, Krakow
Kraków
Kraków also Krakow, or Cracow , is the second largest and one of the oldest cities in Poland. Situated on the Vistula River in the Lesser Poland region, the city dates back to the 7th century. Kraków has traditionally been one of the leading centres of Polish academic, cultural, and artistic life...

, Lvov, Lublin
Lublin
Lublin is the ninth largest city in Poland. It is the capital of Lublin Voivodeship with a population of 350,392 . Lublin is also the largest Polish city east of the Vistula river...

 and Radom
Radom
Radom is a city in central Poland with 223,397 inhabitants . It is located on the Mleczna River in the Masovian Voivodeship , having previously been the capital of Radom Voivodeship ; 100 km south of Poland's capital, Warsaw.It is home to the biennial Radom Air Show, the largest and...

. After the invasion of Russia in 1941 a campaign of mass murder, conducted by the Einsatzgruppen
Einsatzgruppen
Einsatzgruppen were SS paramilitary death squads that were responsible for mass killings, typically by shooting, of Jews in particular, but also significant numbers of other population groups and political categories...

, culminated between 1942 to 1945 in systematic genocide
Genocide
Genocide is defined as "the deliberate and systematic destruction, in whole or in part, of an ethnic, racial, religious, or national group", though what constitutes enough of a "part" to qualify as genocide has been subject to much debate by legal scholars...

: the Holocaust
The Holocaust
The Holocaust , also known as the Shoah , was the genocide of approximately six million European Jews and millions of others during World War II, a programme of systematic state-sponsored murder by Nazi...

. Eleven million Jews were targeted for extermination by the Nazis, and some six million were eventually killed.

Antisemitism was commonly used as an instrument for personal conflicts in Soviet Russia, starting from conflict between Joseph Stalin
Joseph Stalin
Joseph Vissarionovich Stalin was the Premier of the Soviet Union from 6 May 1941 to 5 March 1953. He was among the Bolshevik revolutionaries who brought about the October Revolution and had held the position of first General Secretary of the Communist Party of the Soviet Union's Central Committee...

 and Leon Trotsky
Leon Trotsky
Leon Trotsky , born Lev Davidovich Bronshtein, was a Russian Marxist revolutionary and theorist, Soviet politician, and the founder and first leader of the Red Army....

 and continuing through numerous conspiracy-theories spread by official propaganda. Antisemitism in the USSR reached new heights after 1948 during the campaign against the "rootless cosmopolitan"
Rootless cosmopolitan
Rootless cosmopolitan was a Soviet euphemism widely used during Joseph Stalin's anti-Semitic campaign of 1948–1953, which culminated in the "exposure" of the alleged Doctors' plot...

 (euphemism for "Jew") in which numerous Yiddish-language poets, writers, painters and sculptors were killed or arrested. This culminated in the so-called Doctors' Plot
Doctors' plot
The Doctors' plot was the most dramatic anti-Jewish episode in the Soviet Union during Joseph Stalin's regime, involving the "unmasking" of a group of prominent Moscow doctors, predominantly Jews, as conspiratorial assassins of Soviet leaders...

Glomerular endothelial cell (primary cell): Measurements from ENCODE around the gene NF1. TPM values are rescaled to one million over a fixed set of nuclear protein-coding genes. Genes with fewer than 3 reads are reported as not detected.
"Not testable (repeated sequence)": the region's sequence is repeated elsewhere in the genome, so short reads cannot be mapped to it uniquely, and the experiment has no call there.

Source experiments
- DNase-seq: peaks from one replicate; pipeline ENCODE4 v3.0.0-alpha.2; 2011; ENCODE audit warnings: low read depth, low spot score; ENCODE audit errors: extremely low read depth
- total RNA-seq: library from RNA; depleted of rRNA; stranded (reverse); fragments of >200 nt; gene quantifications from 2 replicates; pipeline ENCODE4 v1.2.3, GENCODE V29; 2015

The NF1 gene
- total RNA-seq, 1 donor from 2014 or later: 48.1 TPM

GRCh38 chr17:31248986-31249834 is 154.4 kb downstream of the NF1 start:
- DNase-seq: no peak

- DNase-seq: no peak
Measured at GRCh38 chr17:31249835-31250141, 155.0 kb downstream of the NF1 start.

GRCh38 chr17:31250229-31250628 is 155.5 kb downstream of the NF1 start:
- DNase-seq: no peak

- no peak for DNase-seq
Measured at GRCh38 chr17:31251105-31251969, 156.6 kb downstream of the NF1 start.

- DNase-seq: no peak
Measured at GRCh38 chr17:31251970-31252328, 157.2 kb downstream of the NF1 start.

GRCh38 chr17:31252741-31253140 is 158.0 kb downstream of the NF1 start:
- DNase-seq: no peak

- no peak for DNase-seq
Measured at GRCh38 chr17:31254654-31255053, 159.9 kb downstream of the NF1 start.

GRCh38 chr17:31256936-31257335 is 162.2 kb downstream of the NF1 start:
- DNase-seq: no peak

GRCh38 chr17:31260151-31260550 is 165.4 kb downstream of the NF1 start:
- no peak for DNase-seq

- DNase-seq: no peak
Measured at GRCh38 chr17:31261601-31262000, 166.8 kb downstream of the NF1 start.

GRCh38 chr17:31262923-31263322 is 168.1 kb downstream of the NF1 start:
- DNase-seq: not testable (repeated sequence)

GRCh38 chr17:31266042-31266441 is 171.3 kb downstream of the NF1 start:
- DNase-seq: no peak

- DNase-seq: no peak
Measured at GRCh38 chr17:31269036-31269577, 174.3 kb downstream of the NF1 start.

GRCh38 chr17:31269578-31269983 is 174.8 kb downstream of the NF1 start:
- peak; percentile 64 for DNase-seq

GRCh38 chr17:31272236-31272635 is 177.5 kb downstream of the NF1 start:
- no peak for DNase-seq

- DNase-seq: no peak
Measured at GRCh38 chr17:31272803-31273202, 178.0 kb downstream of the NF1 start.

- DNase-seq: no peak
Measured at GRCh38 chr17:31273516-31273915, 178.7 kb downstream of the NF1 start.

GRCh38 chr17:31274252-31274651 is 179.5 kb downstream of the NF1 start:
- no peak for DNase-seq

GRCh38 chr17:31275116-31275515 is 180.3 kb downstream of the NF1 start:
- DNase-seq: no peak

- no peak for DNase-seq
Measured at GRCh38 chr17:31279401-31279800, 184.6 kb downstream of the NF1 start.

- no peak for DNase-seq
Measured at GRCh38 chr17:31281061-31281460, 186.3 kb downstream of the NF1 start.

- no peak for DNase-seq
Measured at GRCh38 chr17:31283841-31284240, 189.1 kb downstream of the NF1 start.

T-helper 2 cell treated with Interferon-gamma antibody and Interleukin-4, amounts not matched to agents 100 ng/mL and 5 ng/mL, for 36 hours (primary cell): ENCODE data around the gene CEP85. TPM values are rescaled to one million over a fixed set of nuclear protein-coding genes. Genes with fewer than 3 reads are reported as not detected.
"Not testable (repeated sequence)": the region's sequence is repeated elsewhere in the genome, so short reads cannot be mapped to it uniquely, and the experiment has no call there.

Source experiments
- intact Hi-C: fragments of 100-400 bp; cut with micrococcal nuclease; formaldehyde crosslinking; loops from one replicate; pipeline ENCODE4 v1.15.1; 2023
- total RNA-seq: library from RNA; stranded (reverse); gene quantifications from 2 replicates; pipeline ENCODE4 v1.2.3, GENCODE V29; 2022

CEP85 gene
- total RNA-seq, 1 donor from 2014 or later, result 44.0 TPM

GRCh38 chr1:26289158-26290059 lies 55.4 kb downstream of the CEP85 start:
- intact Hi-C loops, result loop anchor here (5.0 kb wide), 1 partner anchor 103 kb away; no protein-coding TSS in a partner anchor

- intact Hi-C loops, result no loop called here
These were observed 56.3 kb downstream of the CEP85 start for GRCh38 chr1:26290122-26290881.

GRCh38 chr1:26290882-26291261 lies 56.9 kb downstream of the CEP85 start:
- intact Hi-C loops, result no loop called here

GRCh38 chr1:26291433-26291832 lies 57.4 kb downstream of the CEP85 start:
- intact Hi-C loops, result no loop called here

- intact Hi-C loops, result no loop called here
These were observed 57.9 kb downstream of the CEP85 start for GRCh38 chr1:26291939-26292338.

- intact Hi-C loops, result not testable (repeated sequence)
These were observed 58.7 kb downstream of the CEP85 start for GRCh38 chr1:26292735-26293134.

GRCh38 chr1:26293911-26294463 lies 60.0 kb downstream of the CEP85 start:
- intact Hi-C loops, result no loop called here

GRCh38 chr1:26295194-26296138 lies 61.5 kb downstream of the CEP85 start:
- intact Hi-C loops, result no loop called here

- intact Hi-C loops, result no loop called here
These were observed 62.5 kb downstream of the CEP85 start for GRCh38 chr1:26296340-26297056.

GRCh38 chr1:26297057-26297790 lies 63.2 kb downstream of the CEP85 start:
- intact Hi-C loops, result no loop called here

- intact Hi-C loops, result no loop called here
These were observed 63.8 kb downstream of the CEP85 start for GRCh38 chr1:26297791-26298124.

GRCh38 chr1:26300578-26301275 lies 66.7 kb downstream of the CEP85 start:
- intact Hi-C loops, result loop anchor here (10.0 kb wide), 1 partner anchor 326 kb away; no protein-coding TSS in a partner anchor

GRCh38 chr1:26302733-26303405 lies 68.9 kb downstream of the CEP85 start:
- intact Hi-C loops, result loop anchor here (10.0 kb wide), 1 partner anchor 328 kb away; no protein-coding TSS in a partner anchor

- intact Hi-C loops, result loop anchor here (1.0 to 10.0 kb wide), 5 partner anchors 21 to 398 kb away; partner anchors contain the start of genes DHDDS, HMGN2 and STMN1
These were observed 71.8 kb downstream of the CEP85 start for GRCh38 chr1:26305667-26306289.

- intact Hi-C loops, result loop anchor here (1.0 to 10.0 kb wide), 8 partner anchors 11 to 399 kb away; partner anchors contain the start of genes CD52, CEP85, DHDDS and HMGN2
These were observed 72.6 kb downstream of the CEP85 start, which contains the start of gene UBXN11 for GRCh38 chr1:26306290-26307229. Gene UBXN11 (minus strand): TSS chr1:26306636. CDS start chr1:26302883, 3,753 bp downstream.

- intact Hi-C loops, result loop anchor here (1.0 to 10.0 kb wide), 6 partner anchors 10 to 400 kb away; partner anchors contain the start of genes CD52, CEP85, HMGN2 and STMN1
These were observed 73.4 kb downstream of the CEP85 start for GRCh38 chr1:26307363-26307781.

(1952–1953). Similar antisemitic propaganda in Poland resulted in the flight of Polish Jewish survivors from the country.

After the war, the Kielce pogrom
Kielce pogrom
The Kielce pogrom was an outbreak of violence against the Jewish community in the city of Kielce, Poland on July 4, 1946, perpetrated by a mob of local townsfolk and members of the official government forces of the People's Republic of Poland...

 and "March 1968 events" in communist Poland represented further incidents of antisemitism in Europe. The anti-Jewish violence in postwar Poland has a common theme of blood-libel
Blood libel
Blood libel is a false accusation or claim that religious minorities, usually Jews, murder children to use their blood in certain aspects of their religious rituals and holidays...

 rumours.

In 1965 Pope Paul VI
Pope Paul VI
Paul VI , born Giovanni Battista Enrico Antonio Maria Montini , reigned as Pope of the Catholic Church from 21 June 1963 until his death on 6 August 1978. Succeeding Pope John XXIII, who had convened the Second Vatican Council, he decided to continue it...

 disbanded the cult of Simon of Trent
Simon of Trent
Simon of Trent ; also known as Simeon; was a boy from the city of Trento, Italy whose disappearance was blamed on the leaders of the city's Jewish community based on their confessions under torture, causing a major blood libel in Europe.-Background:Shortly before Simon went missing, Bernardine of...

, and the shrine erected to him was dismantled. He was removed from the Roman Catholic calendar of saints, and his future veneration was forbidden, though a handful of extremists still promote the Simon of Trent narrative as fact.

Current situation


A March 2008 report by the U.S. State Department
United States Department of State
The United States Department of State , is the United States federal executive department responsible for international relations of the United States, equivalent to the foreign ministries of other countries...

 found that there was an increase in antisemitism across the world, and that both old and new expressions of antisemitism persist.

Causes



Dean Phillip Bell documents and enumerates a number of categories of causes for anti-Jewish sentiment and behavior. Socio-psychological explanations focus on scapegoating via projection of guilt and displaced aggression. Ethnic explanations associate marginalization of Jews with perceived ethnic and cultural differences.

United States


A 2007 survey by the Anti-Defamation League
Anti-Defamation League